Anyone can take something simple and express it in such a way that it seems more difficult than it really is. It takes hard work to take something hard, break it down, and express it in an easily digested way.
And I'll Work hard as you sad to it!
I'm studying a lot and studying all the tiny details of the topics to understand the macro level as you sad! I already have watched a bunch of your series in your site learnvisualstudio and also here in channel9, and i learned with you that if you want to understand something, is to understand all the details!
I realised that in your C# fundamental series, in your site, when you explain about the Lambda Expression, and to explain that you first explained three topics! Anonymous methods, Delegates and Extension methods, and after that i started to always dive deep in the topics to see what some people don't see!
Thanks a lot for this HUGE tip!
It's a lesson for life! Thanks!
And sorry with the bad english, I'm brazilian, and i'm trying to speak and type better! Lol.
@RafaelMiceli: You're doing fine. One last thing ... I draw a lot of insight / encouragement from this author / blogger ... maybe this is something you will find interesting as well:
Thank's again Bob! And i thanked you a lot today! So to don't lose the habit, Thanks again LOL
Ps: Cal's new Project from november 7° is the best!
I'm really sorry if you've answered this a thousand times, but is that colour scheme available somewhere? (and does it make XML and other documents look as sexy?)
@LukePuplett - I'm pretty sure that's just the default dark theme from Visual Studio 2012.
Tools > Options > General > Color Theme > Dark
@LukePuplett: Yes, what @Phillip Haydon said (thanks!). That color scheme is the default for the EXPRESS edition of Visual Studio, but in the PRO edition or greater you must select this theme per @Phillip Haydon 's instructions. I also discuss and demo this in the very first video in this series. Hope that helps!
Clearly explained and well presented.
@Itignition: Thank you. I wish I could do this one over ... I've studied async a lot since I recorded this video and I would have approached it differently, and I understand the internals a bit better now. Oh well ... the intent is the same, just some of the details are suspect.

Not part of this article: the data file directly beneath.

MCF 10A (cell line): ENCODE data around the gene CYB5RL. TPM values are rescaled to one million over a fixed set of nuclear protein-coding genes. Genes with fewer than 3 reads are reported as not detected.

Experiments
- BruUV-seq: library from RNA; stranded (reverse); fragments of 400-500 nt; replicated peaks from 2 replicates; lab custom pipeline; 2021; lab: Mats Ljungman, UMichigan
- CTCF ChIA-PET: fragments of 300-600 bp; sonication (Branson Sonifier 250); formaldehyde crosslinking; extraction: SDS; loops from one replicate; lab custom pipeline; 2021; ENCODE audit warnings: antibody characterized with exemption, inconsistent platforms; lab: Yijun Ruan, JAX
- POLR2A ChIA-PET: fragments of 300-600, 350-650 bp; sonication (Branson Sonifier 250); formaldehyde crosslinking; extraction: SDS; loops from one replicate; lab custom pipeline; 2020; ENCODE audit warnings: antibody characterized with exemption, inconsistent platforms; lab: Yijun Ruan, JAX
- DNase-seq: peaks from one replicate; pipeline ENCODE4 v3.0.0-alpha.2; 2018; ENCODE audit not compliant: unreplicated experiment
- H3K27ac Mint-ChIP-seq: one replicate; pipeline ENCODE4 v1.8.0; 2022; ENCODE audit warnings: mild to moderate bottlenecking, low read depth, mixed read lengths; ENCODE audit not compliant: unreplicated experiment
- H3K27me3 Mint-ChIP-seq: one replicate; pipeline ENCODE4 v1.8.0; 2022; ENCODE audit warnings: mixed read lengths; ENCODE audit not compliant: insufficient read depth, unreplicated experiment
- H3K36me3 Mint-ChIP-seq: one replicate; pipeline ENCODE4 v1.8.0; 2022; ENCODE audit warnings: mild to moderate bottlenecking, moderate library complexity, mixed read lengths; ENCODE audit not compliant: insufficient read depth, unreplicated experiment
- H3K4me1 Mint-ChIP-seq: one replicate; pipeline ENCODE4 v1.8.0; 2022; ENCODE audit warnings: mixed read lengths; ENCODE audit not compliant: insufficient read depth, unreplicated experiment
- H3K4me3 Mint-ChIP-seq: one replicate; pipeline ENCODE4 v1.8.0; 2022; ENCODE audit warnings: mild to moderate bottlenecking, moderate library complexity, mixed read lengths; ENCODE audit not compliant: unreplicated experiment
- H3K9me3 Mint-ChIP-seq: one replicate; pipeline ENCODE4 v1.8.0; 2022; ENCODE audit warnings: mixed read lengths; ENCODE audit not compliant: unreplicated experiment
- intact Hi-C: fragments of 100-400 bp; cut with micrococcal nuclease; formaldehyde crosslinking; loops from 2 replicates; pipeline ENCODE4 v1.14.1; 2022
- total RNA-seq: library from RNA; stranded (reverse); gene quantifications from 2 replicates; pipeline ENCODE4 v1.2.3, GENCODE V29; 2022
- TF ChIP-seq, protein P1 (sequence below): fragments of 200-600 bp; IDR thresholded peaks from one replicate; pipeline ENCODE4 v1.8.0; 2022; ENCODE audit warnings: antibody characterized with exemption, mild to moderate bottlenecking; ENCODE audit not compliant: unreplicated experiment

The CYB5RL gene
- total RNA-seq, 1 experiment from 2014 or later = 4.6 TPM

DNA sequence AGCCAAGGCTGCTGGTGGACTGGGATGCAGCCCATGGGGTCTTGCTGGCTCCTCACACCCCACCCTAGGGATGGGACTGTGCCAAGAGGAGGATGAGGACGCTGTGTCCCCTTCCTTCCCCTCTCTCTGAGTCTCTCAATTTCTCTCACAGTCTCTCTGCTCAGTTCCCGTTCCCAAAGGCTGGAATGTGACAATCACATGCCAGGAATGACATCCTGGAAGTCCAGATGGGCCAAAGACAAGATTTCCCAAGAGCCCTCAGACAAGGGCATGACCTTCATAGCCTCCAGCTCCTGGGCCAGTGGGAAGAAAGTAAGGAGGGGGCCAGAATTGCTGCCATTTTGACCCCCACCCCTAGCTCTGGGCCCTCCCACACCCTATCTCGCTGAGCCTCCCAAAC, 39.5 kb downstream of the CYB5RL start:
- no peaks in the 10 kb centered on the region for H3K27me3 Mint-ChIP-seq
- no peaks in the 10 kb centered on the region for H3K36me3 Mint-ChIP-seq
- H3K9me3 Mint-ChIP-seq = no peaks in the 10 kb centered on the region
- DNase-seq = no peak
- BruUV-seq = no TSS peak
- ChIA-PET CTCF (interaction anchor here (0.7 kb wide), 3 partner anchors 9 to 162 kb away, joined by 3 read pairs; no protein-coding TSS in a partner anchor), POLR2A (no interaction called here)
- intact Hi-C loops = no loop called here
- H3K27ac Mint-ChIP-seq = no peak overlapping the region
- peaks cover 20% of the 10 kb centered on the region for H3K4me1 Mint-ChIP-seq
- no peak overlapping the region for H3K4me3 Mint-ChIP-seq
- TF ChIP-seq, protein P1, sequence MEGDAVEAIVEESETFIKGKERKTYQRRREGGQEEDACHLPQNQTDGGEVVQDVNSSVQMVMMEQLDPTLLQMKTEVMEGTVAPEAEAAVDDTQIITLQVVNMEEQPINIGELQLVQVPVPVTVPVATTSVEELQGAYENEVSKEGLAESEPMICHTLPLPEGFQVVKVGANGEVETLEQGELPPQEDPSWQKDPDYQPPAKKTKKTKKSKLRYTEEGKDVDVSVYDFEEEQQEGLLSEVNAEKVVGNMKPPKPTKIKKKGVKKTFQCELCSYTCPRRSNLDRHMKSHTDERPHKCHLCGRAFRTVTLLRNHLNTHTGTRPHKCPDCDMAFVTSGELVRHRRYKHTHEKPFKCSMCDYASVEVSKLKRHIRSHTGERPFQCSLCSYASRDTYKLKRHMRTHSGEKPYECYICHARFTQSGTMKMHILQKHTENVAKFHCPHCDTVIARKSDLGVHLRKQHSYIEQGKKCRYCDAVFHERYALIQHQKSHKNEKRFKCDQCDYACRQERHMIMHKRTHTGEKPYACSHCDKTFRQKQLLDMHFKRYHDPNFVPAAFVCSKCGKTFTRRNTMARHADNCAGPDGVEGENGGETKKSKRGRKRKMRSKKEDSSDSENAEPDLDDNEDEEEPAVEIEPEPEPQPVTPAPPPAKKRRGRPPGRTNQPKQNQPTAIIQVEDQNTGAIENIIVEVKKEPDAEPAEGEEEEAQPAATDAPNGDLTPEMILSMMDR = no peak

Can we use async keyword in all methods we write? For example, we can use try-catch block in every method or class without any restriction (as far as I know). Is there any restriction preventing us from using async keyword?
@EatDrinkCode: Yes and no. You can await anything, but it's only really useful for tasks that are (1) long running, and (2) the task is I/O-bound. By "I/O-bound" I mean that your application's execution is blocked by some input / output -- waiting on a file to load, waiting on a network resource, etc. HOWEVER just because you can doesn't mean you should. When you await, you incur a small penalty whilst the infrastructure that swaps contexts and such sets up for the await -- which it may not even need! You would be better off not using it indiscriminately.
My advice: "Build it, built it right, build it fast." Worry about optimization LAST, and only attempt to optimize once you have empirical evidence that you need it, and WHERE in your app you need it (use a utility like dotTrace, JetBrain's performance and memory profiler).
BY the way, if you have a long running, processor intensive "CPU-bound" process (i.e., you're trying to sequence the human genome) using await won't help much. You would be better off learning about the Task Parallel Library added in .NET Framework 4.0. It's a friendly layer on top of the complexity of working with threading and such.